The future of the planet is in our hands

The future of the planet is in our hands

'As Jews, our tradition understands that humans and the health of the land are inextricably linked.'

Photo: S-dmit/

THIS year in Israel, we are observing the Shmita, a year-long agricultural sabbatical where farmers are commanded by the Torah to leave their fields fallow and to abstain from agricultural activity. This allows the land to rest and rejuvenate.

Shmita takes place every seven years, and I can’t help but make a connection between the halachic requirement to treat the land of Israel with respect and provide it with a break, and the COP26 summit hosted by the United Nations 2021 Climate Change Conference currently being held in Glasgow.

This international gathering has been called by the host nation’s Prime Minister Boris Johnson a “turning point for humanity”. Among the world leaders attending the global gathering are Israel’s Prime Minister Naftali Bennett and our very own Australian PM Scott Morrison.

I believe I speak for many millions of concerned Australian citizens when I say: enough is enough. We want our children to inherit a world that is in a better condition than the one we found it in, and we need to take decisive action to make this happen through combating climate change.

Australia must join the global community to find solutions and strategies to deal with the growing threats that our environment is facing. Governments around the world cannot continue to ignore the problems caused by this scourge.

With recent reports noting that Australia alongside Japan and Saudi Arabia are among several countries requesting the UN downplay the world’s need to rapidly move away from burning fossil fuels and to pivot to using greener energy sources, this is a time for leadership from anyone who has a voice.

These world events have got me thinking specifically about the Torah’s perspective on climate change. We are in a Shmita year, a year specifically designed to rejuvenate our land and to keep it healthy. For farmers in Israel, the Shmita is a scary prospect, leaving the land fallow when your livelihood is so entrenched with the produce it provides.

However, the Torah notes that the blessings that the farmers will reap for leaving their land fallow will far outstrip any of the negatives. In Leviticus 25, God promises the Jewish people that the crop of the sixth year will sustain them for the seventh, eighth and even the beginning of the ninth year!.

Shmita teaches us that some things are worth waiting for, which in turn creates space for new opportunities and renewal. Looking at the accelerating weather events that are wreaking havoc around the world, we know that the time has come to implement meaningful changes to help combat the growing risks that our environment is facing.

Extreme hurricanes, storms, droughts and, closer to home, bushfires. Just some of the freak weather events we’ve experienced of late. No one wants to live in a world where these become increasingly common.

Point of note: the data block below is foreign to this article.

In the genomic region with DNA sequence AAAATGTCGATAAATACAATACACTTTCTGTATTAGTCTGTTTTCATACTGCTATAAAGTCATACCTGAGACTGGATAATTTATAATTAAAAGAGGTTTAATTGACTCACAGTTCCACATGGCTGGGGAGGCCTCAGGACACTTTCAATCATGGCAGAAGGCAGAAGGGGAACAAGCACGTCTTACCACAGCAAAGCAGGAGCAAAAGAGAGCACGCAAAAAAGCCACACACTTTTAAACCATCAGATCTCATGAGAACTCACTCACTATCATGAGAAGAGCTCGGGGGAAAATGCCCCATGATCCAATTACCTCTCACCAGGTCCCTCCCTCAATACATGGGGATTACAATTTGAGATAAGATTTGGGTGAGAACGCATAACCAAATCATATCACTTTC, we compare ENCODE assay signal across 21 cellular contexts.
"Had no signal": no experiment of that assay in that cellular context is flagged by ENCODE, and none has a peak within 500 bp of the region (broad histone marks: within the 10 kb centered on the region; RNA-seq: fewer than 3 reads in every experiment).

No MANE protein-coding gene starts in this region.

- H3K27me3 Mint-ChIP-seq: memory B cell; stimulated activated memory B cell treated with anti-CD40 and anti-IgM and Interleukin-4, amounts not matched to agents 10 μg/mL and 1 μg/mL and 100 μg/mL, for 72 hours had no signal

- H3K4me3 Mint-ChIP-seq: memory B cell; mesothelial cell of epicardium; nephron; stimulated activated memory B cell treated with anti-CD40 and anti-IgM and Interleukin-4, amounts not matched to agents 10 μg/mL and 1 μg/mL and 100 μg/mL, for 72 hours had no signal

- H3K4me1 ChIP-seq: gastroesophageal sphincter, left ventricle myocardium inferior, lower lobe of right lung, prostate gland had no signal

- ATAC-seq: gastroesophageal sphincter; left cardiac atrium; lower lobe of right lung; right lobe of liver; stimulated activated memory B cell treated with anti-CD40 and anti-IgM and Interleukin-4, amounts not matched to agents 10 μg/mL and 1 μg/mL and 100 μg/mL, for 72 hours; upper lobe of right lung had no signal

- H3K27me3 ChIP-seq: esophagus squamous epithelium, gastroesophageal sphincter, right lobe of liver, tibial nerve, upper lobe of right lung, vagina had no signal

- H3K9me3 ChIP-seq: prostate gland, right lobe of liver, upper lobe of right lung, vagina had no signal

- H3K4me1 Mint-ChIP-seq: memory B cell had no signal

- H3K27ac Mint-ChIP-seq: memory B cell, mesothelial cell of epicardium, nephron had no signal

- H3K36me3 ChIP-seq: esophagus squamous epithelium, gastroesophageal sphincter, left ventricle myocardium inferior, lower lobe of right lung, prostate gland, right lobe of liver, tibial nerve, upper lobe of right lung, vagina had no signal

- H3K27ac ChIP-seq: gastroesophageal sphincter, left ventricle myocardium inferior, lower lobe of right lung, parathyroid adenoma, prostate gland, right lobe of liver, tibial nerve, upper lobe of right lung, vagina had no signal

As we witness the outcomes of sustained inaction, where species will disappear, oceans will rise, climate refugees forced from their homes due to extreme conditions, we know that the time for action is now.

It is for this very reason that along with 30 other high-profile signatories, I joined a growing number of concerned Australian leaders asking our government to change course and start taking real action against climate change.

The petition was organised by Global Citizen, an international organisation dedicated to lobbying for real solutions to real problems.

The signatories were diverse and included pop stars Jessica Mauboy and 5 Seconds of Summer, as well as Sam Lani, the program director of the UN Sustainable Development Solutions Network and Mat Tinkler, the deputy CEO of Save the Children Australia, amongst others.

As the only religious leader who signed the petition, I felt it was important to have the voices of faith communities represented. The Australian government – no matter which party is in charge – should know that concerned citizens want more to be done, and that this desire is across the board, from all people, from all professions and from all walks of life.

And faith leaders are not exempt from this equation.

We need to raise our voices, to have them heard, and to bring our congregations along with us as we face the growing threats that climate inaction will lead to.

As Jews, our tradition understands that humans and the health of the land are inextricably linked. Shmita teaches us that sometimes drastic measures are required to bring about a reset . Just as we leave the land fallow and place our trust in God, we see the need to reset the agenda of the world’s governments to push climate change to the fore.

The Midrash in Kohelet Rabbah (7:13) has a beautiful parable, where God shows Adam the world that has just been created and states, “Look at My works! How beautiful and praiseworthy they are. Everything that I have created, I created for you. Take care not to damage and destroy My world, for if you destroy it, there is no one to repair it after you.”

As the Australian government pivots its position to include net zero emissions by 2050, we must continue to demand more action from our leaders. As Jewish people, we know that we must rely on God, but we also know that God has given us this earth and that as its custodians we are required to take care of it and care for the environment.

Shmita is a perfect reminder of this and as we head into a new phase of governmental action, we must push our leaders for continued meaningful changes. The time is now,

Rabbi Gabi Kaltmann is rabbi of the ARK Centre in Hawthorn East.

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